Sarah Polley has made the ultimate homemade movie but created in a way that is original, told by her father Michael under her direction; it is comical, sad, and unexpectedly suspenseful. The central character is Sarah’s mother Diane who died of cancer when Sarah was eleven. Michael and Sarah’s siblings remember Diane as someone who loved life, full of fun and had inexhaustible energy. Under Michael’s narration, reading from his memoirs, we see clips of him with Diane. They met when they were both actors in Toronto. He stills believes that she fell in love with the character he was playing in the play rather than the stiff-shirted Englishman. They were, he admits, complete opposites. She loved acting and missed being on the road, while he was a stay-at-home type who enjoyed peace and quiet and his own company.
Yet they married and had two children together, but it wasn’t long before Diane got bored and when the opportunity presented itself she accepted an acting job in Montreal, she would be away for two years – they were both delighted. Shortly after her return, Diane discovered that she was pregnant and Sarah was born. It is after Diane’s death, when Sarah is in her teens, that a chance remark that Sarah doesn’t look like Michael sets her off investigating the truth and discovering something quite...but then like a classic Hitchcock thriller...that cannot be revealed before seeing the film. Currently on UK release.
What Masie Knew preview August issue
FILMFEST FOLLOWER MbM RECOMMENDS 28th June -6th July at
KARLOVY VARY MOOD INDIGO
Directed by Michel Gondry Starring Roman Duris. Audrey Tautau. Omar Sy. A woman suffers from a rare illness caused by a flower growing in her lungs.
Directed by Mark Steven Johnson Starring Robert De Niro. John Travolta. Two veterans of the Bosnian war, one American, one Serbian, find their unlikely friendship threatened when one reveals their true intentions.
THE GREAT BEAUTY
Directed by Paolo Sorrento. Starring: Toni Servillo. Carlo Verdone. The story of an aging writer who bitterly recollects his passionate, lost youth.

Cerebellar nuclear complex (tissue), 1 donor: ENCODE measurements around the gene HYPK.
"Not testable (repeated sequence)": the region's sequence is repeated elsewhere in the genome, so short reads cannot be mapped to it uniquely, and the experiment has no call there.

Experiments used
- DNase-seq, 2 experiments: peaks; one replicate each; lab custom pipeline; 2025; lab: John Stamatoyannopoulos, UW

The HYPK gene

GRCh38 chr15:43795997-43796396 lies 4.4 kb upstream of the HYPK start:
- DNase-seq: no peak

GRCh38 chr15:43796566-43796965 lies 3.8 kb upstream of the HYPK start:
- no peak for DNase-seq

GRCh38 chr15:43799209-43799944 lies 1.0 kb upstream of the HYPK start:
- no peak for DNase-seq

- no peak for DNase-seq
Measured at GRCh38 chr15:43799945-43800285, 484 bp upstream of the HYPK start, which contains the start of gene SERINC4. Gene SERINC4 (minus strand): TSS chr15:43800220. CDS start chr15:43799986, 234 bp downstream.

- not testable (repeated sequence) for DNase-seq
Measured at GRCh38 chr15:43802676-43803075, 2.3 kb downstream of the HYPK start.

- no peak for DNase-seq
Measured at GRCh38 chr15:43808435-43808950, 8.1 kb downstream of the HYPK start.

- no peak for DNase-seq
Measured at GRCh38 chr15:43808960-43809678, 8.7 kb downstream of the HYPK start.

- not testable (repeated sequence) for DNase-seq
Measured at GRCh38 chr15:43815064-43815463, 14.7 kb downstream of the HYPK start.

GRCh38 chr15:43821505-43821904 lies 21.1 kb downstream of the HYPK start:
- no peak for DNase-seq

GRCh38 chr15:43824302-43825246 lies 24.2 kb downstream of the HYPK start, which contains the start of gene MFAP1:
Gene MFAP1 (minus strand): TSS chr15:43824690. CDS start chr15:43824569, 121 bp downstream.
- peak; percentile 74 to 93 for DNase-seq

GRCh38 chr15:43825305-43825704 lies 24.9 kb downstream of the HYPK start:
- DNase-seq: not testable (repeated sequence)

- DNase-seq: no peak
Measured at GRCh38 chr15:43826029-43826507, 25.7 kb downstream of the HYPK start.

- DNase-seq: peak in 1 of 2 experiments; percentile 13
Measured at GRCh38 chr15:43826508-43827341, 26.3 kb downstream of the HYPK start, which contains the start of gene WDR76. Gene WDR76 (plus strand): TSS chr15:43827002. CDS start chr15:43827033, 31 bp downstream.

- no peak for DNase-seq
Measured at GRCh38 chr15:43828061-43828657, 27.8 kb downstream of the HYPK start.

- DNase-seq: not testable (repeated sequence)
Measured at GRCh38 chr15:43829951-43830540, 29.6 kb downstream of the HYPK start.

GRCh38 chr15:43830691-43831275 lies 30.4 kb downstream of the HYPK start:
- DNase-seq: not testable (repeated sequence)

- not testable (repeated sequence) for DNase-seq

AIN’T THEM BODIES SAINTS
Directed by David Lowery. Starring: Rooney Mara. Ben Foster. Casey Affleck. An outlaw who escapes from prison to reunite with his wife and the daughter he has never seen.
YOUNG & BEAUTIFUL Directed by Francois Ozon Starring: Marine Vach.
Portrait of a 17 year old girl, in 4 seasons and 4 songs. 25th July – 11th August at
MELBOURNE THE TURNING
17 of Australia’s finest creative talents direct an omnibus film on stories by Tim Winton.
THE BEST OFFER
Directed by Guiseppe Tornatore Starring: Jim Sturgess. Donald Sutherland. Geoffrey Rush. An eccentric art auctioneer and his obsession with an heiress/collector.
DVD OF THE MONTH
SIDE EFFECTS Directed by Steven Soderbergh Starring: Jude Law. Rooney Mara. Catherine Zeta Jones. .
FILM **** This Hitchcockian tale gets you tripleguessing about the ethics of a pharmaceutical company when it seemingly uses human guinea pigs to test its latest drugs. Emily (Rooney Mara) and Martin (Channing Tatum) are trying to get their lives back together. He has just been released after serving a jail sentence for insider trading and she is clinically depressed after losing a fortune which leads to her attempted suicide, resulting with her being put in the care of Dr Banks (Jude Law) a psychiatrist.